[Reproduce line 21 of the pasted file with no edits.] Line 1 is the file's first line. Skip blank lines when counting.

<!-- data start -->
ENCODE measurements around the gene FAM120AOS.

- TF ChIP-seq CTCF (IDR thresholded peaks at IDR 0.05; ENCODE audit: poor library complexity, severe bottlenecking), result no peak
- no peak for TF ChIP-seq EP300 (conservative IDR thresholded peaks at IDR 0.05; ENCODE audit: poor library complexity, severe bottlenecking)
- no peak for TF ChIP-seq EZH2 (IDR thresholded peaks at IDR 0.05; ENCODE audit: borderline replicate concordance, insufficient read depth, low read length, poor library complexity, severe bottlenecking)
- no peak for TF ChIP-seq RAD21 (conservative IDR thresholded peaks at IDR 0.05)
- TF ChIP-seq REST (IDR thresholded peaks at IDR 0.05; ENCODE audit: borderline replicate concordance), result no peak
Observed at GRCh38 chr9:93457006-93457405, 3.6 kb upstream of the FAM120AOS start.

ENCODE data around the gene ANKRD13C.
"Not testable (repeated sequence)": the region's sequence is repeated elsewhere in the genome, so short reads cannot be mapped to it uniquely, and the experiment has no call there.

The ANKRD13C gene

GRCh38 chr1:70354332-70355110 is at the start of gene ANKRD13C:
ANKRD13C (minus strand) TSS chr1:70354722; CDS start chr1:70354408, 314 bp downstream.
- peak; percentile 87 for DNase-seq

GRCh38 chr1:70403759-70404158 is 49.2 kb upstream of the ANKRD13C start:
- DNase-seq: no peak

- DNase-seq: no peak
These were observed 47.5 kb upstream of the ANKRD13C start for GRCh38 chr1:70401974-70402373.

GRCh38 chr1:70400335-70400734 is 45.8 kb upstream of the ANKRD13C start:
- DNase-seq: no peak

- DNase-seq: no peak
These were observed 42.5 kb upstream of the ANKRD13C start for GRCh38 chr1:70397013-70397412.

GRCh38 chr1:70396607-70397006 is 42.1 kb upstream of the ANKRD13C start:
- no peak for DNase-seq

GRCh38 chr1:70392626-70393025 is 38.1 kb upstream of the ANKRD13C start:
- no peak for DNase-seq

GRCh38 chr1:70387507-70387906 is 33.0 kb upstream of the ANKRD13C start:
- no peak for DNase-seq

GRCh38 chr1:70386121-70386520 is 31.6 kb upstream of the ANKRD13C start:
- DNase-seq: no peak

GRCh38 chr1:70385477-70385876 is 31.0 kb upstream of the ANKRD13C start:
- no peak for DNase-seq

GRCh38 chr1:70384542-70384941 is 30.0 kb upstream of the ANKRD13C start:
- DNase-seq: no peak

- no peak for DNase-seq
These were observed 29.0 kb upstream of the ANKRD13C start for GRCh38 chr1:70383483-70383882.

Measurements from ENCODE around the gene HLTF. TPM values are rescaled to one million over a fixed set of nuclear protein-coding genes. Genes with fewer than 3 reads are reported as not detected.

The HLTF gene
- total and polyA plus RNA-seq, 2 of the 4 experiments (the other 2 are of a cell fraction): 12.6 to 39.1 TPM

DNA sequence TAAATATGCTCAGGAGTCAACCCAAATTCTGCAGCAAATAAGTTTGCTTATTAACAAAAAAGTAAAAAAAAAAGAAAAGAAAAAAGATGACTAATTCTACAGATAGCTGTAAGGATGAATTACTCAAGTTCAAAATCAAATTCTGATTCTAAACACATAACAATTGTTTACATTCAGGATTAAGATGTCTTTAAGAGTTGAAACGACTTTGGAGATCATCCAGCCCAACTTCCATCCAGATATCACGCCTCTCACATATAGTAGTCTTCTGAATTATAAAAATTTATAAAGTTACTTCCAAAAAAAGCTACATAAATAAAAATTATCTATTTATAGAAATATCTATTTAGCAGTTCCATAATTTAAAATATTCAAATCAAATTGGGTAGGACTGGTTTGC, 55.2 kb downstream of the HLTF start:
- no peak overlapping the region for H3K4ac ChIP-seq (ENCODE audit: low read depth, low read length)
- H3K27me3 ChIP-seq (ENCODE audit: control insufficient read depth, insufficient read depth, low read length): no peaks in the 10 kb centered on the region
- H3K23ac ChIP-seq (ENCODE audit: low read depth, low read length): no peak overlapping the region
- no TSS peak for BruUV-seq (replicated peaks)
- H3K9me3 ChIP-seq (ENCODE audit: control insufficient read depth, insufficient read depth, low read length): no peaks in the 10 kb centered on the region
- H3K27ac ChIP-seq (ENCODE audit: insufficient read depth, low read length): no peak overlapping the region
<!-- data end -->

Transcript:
These were observed 42.5 kb upstream of the ANKRD13C start for GRCh38 chr1:70397013-70397412.